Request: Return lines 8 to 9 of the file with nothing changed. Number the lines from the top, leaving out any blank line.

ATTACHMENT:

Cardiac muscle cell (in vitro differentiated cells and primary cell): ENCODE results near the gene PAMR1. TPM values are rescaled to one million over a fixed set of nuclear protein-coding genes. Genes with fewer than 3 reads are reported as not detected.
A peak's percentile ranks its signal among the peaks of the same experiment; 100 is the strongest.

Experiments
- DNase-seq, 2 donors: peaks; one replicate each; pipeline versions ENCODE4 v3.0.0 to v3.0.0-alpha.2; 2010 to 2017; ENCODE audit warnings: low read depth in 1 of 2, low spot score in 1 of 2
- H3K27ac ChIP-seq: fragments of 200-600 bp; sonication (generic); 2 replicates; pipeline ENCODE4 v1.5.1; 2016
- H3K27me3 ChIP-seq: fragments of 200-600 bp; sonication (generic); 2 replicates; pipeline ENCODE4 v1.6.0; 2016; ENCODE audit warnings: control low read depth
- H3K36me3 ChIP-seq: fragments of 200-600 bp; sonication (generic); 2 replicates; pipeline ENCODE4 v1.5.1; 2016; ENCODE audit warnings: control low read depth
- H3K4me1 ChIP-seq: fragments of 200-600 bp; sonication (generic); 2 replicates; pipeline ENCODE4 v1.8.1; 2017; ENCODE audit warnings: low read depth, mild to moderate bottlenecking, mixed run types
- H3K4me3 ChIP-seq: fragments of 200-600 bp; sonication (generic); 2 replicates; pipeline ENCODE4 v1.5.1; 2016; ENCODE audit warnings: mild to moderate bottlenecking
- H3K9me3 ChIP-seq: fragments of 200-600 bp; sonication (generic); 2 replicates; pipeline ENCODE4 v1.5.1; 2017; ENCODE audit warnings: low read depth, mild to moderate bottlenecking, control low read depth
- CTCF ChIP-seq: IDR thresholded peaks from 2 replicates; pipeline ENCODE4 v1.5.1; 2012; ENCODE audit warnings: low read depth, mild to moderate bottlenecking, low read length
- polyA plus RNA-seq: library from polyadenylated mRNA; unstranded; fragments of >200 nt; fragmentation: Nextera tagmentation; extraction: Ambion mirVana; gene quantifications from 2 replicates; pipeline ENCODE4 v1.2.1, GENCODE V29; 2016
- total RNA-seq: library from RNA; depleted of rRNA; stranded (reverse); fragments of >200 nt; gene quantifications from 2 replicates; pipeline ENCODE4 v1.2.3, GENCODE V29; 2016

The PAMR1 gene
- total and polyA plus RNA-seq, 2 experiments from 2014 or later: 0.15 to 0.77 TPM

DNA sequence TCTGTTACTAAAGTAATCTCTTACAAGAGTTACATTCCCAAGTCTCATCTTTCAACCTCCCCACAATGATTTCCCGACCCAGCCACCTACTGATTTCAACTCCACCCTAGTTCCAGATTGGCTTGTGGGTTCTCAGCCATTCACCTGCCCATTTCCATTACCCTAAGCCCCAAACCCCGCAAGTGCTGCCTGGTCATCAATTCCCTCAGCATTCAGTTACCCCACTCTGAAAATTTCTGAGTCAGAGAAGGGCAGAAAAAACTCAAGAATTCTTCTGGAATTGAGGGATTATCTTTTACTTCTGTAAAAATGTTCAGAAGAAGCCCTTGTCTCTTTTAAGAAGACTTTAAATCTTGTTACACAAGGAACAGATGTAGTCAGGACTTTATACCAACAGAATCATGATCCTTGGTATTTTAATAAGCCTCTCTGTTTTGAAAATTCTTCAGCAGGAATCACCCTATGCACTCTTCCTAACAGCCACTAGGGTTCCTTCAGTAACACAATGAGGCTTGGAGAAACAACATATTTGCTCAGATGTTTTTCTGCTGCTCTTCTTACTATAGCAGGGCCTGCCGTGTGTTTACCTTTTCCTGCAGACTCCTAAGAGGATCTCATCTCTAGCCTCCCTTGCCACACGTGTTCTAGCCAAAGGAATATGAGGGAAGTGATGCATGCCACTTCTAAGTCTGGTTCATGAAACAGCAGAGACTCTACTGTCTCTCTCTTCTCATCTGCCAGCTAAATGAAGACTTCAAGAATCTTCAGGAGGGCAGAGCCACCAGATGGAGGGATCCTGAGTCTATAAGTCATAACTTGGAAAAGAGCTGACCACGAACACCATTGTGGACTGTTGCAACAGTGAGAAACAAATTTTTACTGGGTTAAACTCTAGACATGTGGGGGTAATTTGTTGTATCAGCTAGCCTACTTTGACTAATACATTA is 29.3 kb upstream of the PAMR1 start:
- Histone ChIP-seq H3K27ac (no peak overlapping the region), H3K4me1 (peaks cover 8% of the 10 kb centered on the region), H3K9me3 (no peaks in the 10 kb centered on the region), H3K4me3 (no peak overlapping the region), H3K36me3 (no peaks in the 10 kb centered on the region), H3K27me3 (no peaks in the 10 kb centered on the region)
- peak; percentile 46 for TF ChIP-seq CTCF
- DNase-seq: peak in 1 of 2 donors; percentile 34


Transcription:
- H3K4me1 ChIP-seq: fragments of 200-600 bp; sonication (generic); 2 replicates; pipeline ENCODE4 v1.8.1; 2017; ENCODE audit warnings: low read depth, mild to moderate bottlenecking, mixed run types
- H3K4me3 ChIP-seq: fragments of 200-600 bp; sonication (generic); 2 replicates; pipeline ENCODE4 v1.5.1; 2016; ENCODE audit warnings: mild to moderate bottlenecking